For the auto industry, this decade is one which will require a major decision to be made on the type of vehicles to produce in future. It is clear that, besides going back to horse carriages, electrification of motorcars is the quickest solution to addressing one of the contributors to climate change. While there are ongoing debates about the actual benefits of electric vehicles (EVs) from a total perspective (including generating the lectricity), it cannot be denied that EVs generate no emissions and that can make a difference to air quality.
The industry has already begun its path to electrification and many have announced targets that will see 100% or almost 100% of the vehicles they produce and sell being fully electric by the end of this decade. But can this full-scale transformation take place globally? Can every country on the planet do away with combustion-engined vehicles and use only electrically-powered ones?
This is something the carmakers are grappling with and as Toyota has said, they do not want to leave any customer behind [by offering only EVs). Other carmakers have also said that they will introduce EVs in markets where conditions are acceptable and offer other solutions for those which cannot afford EVs in the immediate future. This can mean offering hybrid electric vehicles (HEVs) which are a bit less costly or try to cleanse the emissions of the combustion engine as much as possible.
Ford has announced its approach which will be to cover both the EV segment and the ‘old’ segment where combustion-engined vehicles will still be in demand. It will have two business units in its company as part of the Ford+ plan introduced last May. There will be two distinct, but strategically interdependent, businesses – Ford Blue and Ford Model e – the former focussing on products with combustion engines and the latter to be fully focussed on EVs and have the agility of a start-up.
Driving the change was recognition that different approaches, talents and, ultimately, organizations are required to develop and deliver of electric and digitally connected vehicles and services, while also fully capitalize on the company’s iconic family of internal combustion engine (ICE) vehicles.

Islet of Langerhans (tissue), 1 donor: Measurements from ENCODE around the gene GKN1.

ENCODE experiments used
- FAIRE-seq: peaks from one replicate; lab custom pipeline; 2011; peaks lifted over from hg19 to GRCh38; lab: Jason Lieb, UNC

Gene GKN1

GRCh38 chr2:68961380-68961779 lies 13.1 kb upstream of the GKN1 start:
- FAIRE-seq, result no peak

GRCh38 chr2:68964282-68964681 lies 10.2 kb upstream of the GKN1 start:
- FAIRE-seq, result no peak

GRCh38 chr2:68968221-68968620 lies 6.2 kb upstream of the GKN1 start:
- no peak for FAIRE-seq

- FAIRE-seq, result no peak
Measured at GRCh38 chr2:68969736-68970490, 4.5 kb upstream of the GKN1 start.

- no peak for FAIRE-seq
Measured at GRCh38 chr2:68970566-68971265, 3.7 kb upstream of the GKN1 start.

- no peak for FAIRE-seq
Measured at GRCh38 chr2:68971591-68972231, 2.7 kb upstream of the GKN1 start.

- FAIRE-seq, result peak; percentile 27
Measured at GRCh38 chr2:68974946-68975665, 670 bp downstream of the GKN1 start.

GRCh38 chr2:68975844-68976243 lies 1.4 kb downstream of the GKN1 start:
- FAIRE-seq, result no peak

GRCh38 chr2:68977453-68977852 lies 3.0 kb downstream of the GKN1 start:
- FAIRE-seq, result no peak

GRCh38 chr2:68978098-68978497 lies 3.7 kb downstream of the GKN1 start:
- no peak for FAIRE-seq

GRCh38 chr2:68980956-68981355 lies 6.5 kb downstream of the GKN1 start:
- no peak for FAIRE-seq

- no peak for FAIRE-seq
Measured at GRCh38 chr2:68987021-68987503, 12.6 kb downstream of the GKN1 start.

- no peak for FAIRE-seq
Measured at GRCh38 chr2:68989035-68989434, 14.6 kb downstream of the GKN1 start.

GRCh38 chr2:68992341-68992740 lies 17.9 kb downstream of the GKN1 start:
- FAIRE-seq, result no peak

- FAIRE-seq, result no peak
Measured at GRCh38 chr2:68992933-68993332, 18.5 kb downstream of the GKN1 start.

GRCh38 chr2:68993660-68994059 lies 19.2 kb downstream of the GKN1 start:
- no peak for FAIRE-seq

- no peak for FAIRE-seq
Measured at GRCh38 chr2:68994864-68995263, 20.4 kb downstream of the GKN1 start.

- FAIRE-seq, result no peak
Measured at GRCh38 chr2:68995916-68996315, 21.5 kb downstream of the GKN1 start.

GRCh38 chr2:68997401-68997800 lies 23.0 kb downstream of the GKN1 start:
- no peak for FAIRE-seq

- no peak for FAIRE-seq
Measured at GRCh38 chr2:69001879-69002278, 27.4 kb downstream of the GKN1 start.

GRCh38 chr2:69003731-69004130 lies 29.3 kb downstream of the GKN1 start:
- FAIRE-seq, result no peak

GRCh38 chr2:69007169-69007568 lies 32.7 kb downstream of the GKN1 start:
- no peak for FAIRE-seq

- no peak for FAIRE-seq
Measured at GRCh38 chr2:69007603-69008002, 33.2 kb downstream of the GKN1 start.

“This isn’t the first time Ford has reimagined the future and taken our own path,” said Ford Executive Chairman, Bill Ford. “We have an extraordinary opportunity to lead this thrilling new era of connected and electric vehicles, give our customers the very best of Ford, and help make a real difference for the health of the planet.”
Dedicated EV division in China
The creation of Ford Model e was encouraged by the success of small, mission-driven Ford teams that developed the Ford GT, Mustang Mach-E SUV and F-150 Lightning pickup as well as Ford’s dedicated EV division in China.
“Ford Model e will be Ford’s centre of innovation and growth, a team of the world’s best software, electrical and automotive talent turned loose to create truly incredible electric vehicles and digital experiences for new generations of Ford customers,” explained Ford President & CEO, Jim Farley.
Continuing with iconic models
“Ford Blue’s mission is to deliver a more profitable and vibrant ICE business, strengthen our successful and iconic vehicle families and earn greater loyalty by delivering incredible service and experiences. It’s about harnessing a century of hardware mastery to help build the future. This team will be hellbent on delivering leading quality, attacking waste in every corner of the business, maximizing cashflow and optimizing our industrial footprint,” he said, adding that the company will continue to invest in combustion engines.
Ford Model e and Ford Blue will be run as distinct businesses, but also support each other – as well as Ford Pro, which is dedicated to delivering a one-stop shop for commercial and government customers with a range of conventional and electric vehicles and a full suite of software, charging, financing, services and support.
Making ownership experiences better
Back in the ‘dotcom era’ over 20 years ago, Ford was an early promoter of online media for its business. In this decade, Ford Model e also will lead on creating a new shopping, buying and ownership experience for its future EV customers that includes simple, intuitive e-commerce platforms, transparent pricing and personalized customer support from Ford ambassadors. Ford Blue will adapt these best practices to enhance the experience of its ICE customers and deliver new levels of customer connectivity and satisfaction.
The carmaker expects to spend US$5 billion on EVs this year, a two-fold increase over 2021. By 2026, Ford aims to produce more than 2 million EVs annually, which will represent about one-third of the company’s global volume. This is expected to rise to half by 2030, capturing with EVs the same, or even greater, market shares in vehicle segments where Ford already leads.
“This new structure will enhance our capacity to generate industry-leading growth, profitability and liquidity in this new era of transportation,” said John Lawler, Ford’s Chief Financial Officer. “It will sharpen our effectiveness in allocating capital to both the ICE and EV businesses and the returns we expect from them – by making the most of existing capabilities, adding new skills wherever they’re needed, simplifying processes and lowering costs. Most importantly, we believe it will deliver growth and significant value for our stakeholders.”